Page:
How Military Flyovers Work

When Flyovers Go Bad

This photograph is one of several official images released by the White House/DoD after the controversial NYC Air Force One flyover in April 2009.
This photograph is one of several official images released by the White House/DoD after the controversial NYC Air Force One flyover in April 2009.
White House/Department of Defense

The botched New York City Air Force One flyover is perhaps the most well known example of a flyover gone wrong. At around 10 a.m. on Monday, April 27, 2009, some residents of New York and New Jersey became panicked when they saw what looked like a Boeing 747 flying low in the sky, circling the region and being trailed by fighter planes. In the wake of Sept. 11, the unusual event provoked an understandably fearful reaction in many people. Workers rushed out of office buildings and emergency service numbers received a deluge of calls.

In fact, the plane was the backup Air Force One jet and it looks just like the one on which the president normally travels. Unfortunately, the White House Military Office hadn't announced to the public that a plane would be flying over as part of a photo-op, although New York City officials had been notified beforehand. As a result, Louis E. Caldera, the director of the White House Military Office, turned in his resignation on May 8, 2009. In the letter, Caldera writes,

"I have concluded that the controversy surrounding the Presidential Airlift Group's aerial photo shoot over New York City has made it impossible for me to effectively lead the White House Military Office. Moreover, it has become a distraction to the important work you are doing as President. After much reflection, I believe it is incumbent on me to tender my resignation and step down as Director of the White House Military Office [source: White House]."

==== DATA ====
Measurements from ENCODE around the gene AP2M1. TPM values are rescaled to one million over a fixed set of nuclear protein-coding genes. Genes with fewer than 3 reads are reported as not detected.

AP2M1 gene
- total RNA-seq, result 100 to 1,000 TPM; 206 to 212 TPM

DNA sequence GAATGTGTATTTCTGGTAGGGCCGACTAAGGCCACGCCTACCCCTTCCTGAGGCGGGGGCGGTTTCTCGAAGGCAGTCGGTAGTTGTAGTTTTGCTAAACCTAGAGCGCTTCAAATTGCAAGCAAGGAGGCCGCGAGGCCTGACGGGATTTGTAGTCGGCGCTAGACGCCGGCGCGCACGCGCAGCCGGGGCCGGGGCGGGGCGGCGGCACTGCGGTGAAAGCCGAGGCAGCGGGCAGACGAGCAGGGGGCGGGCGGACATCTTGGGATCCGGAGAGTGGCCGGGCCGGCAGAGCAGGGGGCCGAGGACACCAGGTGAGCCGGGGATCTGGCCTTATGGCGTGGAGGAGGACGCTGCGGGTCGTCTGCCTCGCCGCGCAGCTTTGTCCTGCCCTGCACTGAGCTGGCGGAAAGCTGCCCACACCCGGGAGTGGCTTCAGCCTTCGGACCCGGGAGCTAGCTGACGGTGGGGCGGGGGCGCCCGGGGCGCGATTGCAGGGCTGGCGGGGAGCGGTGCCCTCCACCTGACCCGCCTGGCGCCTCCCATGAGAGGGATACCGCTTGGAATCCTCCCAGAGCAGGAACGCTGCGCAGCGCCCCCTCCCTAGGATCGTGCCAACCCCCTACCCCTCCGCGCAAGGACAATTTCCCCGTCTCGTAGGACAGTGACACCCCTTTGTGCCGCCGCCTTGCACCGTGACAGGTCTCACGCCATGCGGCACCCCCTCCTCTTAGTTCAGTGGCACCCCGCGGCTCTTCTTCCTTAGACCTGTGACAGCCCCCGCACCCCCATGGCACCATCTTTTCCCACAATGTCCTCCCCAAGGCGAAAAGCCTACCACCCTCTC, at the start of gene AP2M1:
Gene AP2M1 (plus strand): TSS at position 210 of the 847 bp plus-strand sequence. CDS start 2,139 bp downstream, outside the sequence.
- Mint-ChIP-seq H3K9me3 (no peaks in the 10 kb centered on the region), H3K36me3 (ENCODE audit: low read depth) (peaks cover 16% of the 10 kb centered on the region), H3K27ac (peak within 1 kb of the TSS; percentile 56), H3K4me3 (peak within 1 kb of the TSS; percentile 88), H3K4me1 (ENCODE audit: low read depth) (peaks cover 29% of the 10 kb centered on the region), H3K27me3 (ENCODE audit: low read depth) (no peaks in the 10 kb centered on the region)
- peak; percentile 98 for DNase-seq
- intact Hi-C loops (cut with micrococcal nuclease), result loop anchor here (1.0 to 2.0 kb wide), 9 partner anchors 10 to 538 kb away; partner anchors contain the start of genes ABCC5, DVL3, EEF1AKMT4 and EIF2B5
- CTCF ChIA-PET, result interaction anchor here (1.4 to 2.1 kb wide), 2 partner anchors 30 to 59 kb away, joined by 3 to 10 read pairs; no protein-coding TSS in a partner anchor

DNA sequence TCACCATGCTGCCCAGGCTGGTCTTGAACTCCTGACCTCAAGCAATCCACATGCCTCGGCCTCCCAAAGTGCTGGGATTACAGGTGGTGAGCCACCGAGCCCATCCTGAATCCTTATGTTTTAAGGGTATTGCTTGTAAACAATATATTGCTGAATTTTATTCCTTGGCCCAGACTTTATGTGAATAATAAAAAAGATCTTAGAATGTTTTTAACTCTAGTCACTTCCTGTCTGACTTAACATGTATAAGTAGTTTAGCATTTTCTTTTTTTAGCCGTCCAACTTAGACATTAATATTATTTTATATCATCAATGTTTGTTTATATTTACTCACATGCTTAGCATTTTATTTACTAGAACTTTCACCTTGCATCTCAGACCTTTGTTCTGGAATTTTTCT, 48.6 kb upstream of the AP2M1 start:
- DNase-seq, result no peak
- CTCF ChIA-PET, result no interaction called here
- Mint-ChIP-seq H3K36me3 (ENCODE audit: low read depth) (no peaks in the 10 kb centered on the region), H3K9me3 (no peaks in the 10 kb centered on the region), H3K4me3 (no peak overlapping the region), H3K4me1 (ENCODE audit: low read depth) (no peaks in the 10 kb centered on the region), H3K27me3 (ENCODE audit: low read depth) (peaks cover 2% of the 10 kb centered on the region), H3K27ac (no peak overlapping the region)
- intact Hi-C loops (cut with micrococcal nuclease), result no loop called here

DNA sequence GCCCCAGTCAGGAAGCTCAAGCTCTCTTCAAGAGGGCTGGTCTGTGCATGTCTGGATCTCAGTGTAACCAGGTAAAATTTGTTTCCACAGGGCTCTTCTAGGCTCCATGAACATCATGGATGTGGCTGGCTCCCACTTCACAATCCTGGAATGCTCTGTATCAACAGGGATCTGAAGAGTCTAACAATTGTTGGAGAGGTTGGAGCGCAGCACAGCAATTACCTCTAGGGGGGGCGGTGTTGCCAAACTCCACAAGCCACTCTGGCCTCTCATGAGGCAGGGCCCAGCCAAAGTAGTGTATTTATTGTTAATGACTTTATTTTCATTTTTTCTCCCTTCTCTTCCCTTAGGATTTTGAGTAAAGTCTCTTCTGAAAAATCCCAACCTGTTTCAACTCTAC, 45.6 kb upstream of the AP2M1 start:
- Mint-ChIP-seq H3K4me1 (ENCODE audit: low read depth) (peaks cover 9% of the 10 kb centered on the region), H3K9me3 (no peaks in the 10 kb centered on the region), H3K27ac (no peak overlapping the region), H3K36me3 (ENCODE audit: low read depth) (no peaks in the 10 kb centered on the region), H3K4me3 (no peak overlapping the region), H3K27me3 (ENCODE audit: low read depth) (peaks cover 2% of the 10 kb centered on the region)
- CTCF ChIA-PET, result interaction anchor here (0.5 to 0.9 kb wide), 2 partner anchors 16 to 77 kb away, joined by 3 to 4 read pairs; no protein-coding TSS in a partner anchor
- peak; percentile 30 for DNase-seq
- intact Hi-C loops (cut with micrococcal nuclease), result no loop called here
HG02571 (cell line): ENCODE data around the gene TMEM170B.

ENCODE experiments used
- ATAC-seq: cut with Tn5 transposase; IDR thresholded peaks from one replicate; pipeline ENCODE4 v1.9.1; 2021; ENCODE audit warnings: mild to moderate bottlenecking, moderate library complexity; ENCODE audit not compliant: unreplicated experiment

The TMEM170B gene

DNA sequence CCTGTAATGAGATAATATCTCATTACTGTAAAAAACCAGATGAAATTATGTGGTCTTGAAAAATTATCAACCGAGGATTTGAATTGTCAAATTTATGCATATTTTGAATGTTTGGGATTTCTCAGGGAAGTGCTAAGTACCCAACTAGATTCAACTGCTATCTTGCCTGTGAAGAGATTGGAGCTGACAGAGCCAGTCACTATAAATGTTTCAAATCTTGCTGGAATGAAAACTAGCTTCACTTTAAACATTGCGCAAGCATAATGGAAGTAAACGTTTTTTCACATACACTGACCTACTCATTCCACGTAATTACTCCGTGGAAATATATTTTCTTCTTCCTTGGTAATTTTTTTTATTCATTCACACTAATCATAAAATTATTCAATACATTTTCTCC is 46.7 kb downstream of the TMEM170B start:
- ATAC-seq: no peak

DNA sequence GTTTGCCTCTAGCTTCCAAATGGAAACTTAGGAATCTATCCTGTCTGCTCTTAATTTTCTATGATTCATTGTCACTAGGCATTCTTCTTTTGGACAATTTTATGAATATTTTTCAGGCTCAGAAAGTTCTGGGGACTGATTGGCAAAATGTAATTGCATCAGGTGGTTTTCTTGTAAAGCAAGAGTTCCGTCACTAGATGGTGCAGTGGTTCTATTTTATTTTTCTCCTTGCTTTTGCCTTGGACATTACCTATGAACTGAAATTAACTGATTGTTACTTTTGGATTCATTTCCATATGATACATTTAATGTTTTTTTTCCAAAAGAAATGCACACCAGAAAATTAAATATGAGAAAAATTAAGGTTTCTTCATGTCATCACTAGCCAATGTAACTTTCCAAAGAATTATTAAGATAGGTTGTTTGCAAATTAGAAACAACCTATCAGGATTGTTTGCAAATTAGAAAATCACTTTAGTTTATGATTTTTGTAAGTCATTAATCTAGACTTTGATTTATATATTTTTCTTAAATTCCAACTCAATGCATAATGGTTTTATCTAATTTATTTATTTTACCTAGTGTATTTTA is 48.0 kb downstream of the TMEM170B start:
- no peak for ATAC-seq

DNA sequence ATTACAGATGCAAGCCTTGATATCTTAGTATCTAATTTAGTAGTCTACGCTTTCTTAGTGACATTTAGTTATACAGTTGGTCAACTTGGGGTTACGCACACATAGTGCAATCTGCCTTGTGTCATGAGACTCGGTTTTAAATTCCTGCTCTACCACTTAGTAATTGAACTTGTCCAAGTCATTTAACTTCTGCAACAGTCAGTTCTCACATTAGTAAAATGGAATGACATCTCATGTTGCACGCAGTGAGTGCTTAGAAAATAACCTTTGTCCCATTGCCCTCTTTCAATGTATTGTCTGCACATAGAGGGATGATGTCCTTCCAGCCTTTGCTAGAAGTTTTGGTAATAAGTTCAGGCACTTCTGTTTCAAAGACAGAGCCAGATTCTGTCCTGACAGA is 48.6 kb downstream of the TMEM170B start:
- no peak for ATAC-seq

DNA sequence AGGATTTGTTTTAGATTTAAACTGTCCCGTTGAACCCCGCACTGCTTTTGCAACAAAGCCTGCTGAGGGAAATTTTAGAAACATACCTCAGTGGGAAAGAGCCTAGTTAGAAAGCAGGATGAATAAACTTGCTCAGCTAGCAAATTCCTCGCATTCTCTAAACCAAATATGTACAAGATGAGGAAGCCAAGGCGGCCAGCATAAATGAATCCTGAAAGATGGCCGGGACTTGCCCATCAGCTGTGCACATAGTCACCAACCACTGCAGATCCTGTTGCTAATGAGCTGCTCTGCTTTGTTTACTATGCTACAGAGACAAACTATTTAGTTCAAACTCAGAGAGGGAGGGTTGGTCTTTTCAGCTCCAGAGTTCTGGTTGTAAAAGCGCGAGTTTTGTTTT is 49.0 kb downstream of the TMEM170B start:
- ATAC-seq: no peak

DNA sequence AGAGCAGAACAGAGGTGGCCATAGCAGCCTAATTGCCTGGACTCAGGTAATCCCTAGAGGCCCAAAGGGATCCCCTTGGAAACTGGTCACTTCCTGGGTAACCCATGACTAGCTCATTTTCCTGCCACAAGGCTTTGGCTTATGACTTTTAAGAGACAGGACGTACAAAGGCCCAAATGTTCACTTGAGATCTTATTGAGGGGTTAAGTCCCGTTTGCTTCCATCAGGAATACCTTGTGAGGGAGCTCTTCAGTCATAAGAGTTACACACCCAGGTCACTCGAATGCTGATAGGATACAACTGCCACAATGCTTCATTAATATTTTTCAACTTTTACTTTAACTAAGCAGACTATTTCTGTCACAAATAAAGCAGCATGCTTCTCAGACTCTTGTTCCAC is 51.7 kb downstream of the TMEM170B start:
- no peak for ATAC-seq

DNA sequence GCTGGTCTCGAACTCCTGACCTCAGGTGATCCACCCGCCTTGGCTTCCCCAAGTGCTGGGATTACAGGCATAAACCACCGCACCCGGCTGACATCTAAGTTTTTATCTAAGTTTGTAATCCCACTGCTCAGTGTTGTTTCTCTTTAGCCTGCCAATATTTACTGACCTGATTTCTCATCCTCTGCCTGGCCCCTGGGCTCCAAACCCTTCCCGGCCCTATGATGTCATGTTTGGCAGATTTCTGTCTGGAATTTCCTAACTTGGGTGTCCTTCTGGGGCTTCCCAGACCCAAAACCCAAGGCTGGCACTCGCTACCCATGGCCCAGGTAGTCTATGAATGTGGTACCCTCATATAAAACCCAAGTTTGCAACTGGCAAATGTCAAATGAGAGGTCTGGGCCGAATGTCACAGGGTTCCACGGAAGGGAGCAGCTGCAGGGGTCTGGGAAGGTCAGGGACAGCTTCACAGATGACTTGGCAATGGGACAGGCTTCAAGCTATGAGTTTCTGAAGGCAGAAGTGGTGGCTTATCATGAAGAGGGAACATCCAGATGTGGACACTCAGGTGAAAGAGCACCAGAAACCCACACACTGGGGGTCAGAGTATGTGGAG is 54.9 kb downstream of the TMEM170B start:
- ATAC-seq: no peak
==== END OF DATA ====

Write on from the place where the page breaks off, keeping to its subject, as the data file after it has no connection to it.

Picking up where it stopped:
The April 2009 NYC flyover was not the only controversial incident of its kind, particularly in New York. In February 2002, Manhattanites were shocked to see two F-16s returning from a routine patrol, flying at low altitude over the city. On May 15, 2003, a Boeing 777 containing soldiers returning home from Iraq "buzzed" the Statue of Liberty. Flying at an estimated 2,000 to 3,000 feet (610 to 914 meters), the plane had, at the last minute, received special permission to fly low and offer the soldiers a better view of the landmark [source: Saltonstall, Mbugua, Gittrich]. Similar fly-bys had been performed before for returning soldiers. But the incident caused panic among some residents and caused the local fire department to rush to the scene. It also put an end to the practice of fly-bys for returning soldiers.

Because of Sept. 11 and the fallout from the April 2009 flyover, the U.S. government has been much more careful in notifying the public of exercises involving low-flying planes. In May 2009, when NORAD was conducting night-time maneuvers over Washington D.C., the government sent out many press releases, advisories and notifications to local agencies and to the general public.

For more information about flyovers, military planes and other related topics, look over the links below.

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  • "Air Force Denies Request for Flyover at Christian Festival." Fox News. July 7, 2009.
  • "Air Force Used Twitter to Track NY Flyover Fallout." New York Times. Associated Press. Aug. 10, 2009.
  • Hancock, David. "Military NYC Flyover Cost $328,000." CBS News. April 29, 2009.
  • "Memorial Day Military Flyovers." City of Santa Monica.
  • "Military flyover off Staten Island coast opens Fleet Week." Staten Island Advance. May 20, 2009.
  • Phillips, Kate. "D.C. Flyovers Begin at Midnight." New York Times. May 18, 2009.
  • "Request for Military Aerial Support." Department of Defense.
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  • Rulbal, Sal. "Army-Navy event is a flight of fancy." USA Today. Dec. 1, 2007.
  • Saltonstall, David; Mbugua, Martin; Gittrich, Greg. "Just plane crazy Jet buzzes Statue of Liberty." NY Daily News. May 15, 2003.
  • Sulzberger A.G. and Wald, Matthew L. "White House Apologizes for Air Force Flyover." New York Times. April 27, 2009.
  • "USAF Aerial Events Support." U.S. Air Force.
  • U.S. Air Force. "FAQ: U.S. Air Force. "
  • The White House, Office of the Press Secretary. Louis E. Caldera resignation letter. May 8, 2009.